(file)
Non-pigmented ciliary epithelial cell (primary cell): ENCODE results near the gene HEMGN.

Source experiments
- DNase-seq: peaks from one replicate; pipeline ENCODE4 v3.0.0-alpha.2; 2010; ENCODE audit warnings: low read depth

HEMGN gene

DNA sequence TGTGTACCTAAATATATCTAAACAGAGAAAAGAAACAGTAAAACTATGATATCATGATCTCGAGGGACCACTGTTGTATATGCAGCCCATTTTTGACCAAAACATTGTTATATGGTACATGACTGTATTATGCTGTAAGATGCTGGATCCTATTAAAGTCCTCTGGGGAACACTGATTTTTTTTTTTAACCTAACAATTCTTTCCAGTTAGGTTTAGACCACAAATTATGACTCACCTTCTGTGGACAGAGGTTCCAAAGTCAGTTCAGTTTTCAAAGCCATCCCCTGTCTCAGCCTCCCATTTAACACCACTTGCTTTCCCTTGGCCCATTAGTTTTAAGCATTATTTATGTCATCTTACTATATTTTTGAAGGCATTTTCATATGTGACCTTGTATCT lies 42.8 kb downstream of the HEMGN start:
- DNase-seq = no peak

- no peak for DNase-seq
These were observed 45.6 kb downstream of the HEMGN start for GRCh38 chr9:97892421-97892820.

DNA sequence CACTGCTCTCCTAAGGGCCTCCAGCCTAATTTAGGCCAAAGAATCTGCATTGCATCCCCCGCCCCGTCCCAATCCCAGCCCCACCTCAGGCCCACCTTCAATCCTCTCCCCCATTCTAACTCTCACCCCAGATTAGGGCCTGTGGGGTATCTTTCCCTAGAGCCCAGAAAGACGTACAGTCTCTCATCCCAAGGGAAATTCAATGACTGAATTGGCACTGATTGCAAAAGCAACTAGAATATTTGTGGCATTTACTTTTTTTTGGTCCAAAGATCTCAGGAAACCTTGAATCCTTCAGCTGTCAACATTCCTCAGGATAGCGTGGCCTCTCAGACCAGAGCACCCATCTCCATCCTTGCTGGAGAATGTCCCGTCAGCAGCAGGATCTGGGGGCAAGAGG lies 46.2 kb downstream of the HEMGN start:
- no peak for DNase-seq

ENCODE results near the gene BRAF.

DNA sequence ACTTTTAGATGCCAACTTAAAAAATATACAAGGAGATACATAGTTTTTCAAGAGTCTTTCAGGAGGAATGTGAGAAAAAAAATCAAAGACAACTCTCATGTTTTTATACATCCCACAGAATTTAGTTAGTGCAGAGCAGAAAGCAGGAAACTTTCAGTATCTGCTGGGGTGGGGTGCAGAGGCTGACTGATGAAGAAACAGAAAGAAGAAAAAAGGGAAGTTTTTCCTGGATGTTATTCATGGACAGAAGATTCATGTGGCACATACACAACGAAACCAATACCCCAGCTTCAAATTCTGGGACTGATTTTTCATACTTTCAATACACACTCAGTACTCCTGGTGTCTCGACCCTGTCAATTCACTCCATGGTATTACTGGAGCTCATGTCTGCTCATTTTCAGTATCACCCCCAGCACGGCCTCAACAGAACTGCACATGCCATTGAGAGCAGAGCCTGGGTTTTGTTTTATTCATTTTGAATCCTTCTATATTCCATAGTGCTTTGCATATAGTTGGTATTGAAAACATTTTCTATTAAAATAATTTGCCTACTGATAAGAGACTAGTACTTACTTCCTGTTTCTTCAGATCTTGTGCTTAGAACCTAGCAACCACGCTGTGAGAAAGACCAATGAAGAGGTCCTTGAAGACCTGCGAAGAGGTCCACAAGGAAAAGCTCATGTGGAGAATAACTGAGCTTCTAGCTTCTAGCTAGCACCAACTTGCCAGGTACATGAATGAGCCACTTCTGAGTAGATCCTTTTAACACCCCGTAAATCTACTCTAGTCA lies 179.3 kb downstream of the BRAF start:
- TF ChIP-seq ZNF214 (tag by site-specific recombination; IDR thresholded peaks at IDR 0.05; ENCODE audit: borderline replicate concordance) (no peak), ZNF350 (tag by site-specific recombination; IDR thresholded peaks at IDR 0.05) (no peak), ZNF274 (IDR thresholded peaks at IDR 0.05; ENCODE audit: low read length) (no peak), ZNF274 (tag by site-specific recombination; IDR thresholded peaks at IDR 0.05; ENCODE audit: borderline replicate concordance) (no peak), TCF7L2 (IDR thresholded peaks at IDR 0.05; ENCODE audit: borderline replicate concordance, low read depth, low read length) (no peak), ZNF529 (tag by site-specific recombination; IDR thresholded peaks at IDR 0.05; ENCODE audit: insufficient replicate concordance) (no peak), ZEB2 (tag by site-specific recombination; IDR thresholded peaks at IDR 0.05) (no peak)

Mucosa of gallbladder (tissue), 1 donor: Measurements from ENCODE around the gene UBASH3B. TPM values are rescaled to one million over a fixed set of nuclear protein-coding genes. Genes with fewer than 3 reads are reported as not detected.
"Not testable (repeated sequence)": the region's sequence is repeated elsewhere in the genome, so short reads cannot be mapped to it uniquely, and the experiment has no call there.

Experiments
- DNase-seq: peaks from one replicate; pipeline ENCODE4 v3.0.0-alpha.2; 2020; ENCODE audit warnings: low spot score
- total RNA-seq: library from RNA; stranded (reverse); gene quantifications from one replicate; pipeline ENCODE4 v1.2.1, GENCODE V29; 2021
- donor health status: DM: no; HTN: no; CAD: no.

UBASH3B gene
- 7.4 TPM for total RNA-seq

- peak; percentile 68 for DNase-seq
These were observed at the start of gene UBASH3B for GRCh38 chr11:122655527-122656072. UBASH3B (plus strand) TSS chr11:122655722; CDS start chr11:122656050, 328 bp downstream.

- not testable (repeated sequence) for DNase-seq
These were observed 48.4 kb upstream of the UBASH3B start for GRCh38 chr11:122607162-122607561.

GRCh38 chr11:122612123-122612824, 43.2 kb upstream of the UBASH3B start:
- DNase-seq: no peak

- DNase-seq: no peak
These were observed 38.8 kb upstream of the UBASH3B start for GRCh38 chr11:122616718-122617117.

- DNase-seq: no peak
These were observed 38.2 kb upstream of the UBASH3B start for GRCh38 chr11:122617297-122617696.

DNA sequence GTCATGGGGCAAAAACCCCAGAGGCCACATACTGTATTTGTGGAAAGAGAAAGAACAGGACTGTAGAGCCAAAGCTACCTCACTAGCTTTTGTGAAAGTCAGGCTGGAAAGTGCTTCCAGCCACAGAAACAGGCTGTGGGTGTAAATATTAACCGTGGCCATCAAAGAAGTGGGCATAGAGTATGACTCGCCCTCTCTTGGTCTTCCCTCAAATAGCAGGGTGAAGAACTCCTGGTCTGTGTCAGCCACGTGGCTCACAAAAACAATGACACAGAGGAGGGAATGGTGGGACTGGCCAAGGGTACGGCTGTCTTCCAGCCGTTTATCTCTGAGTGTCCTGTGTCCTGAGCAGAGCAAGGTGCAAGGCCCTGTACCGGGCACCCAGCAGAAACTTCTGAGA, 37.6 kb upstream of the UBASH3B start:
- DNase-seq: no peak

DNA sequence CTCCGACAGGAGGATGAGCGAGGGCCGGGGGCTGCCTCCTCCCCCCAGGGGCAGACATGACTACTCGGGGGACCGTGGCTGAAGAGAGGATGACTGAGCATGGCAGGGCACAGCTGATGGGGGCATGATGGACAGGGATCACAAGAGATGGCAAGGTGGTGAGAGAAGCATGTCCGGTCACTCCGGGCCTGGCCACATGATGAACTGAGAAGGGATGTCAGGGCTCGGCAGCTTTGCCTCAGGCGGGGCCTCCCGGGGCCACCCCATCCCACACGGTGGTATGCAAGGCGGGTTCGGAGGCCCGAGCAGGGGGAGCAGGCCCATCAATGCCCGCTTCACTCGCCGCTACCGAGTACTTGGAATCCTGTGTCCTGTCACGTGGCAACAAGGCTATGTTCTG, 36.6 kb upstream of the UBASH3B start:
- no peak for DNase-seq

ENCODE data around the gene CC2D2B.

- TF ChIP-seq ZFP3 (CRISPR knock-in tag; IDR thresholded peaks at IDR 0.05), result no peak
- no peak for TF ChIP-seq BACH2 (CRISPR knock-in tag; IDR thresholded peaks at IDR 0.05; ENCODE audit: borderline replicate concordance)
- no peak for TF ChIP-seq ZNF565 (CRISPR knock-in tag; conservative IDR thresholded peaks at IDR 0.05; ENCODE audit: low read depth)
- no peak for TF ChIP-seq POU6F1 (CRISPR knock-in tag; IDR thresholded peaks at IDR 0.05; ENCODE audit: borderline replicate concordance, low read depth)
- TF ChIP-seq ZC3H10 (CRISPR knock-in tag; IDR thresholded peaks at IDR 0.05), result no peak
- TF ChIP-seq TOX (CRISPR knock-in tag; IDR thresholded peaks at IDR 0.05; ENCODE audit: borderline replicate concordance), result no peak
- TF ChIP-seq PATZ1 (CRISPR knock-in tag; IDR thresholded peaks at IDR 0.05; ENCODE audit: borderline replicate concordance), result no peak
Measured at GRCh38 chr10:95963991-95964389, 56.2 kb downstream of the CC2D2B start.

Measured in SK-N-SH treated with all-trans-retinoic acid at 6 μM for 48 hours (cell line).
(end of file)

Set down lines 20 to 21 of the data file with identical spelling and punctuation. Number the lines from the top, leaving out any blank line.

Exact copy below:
UBASH3B gene
- 7.4 TPM for total RNA-seq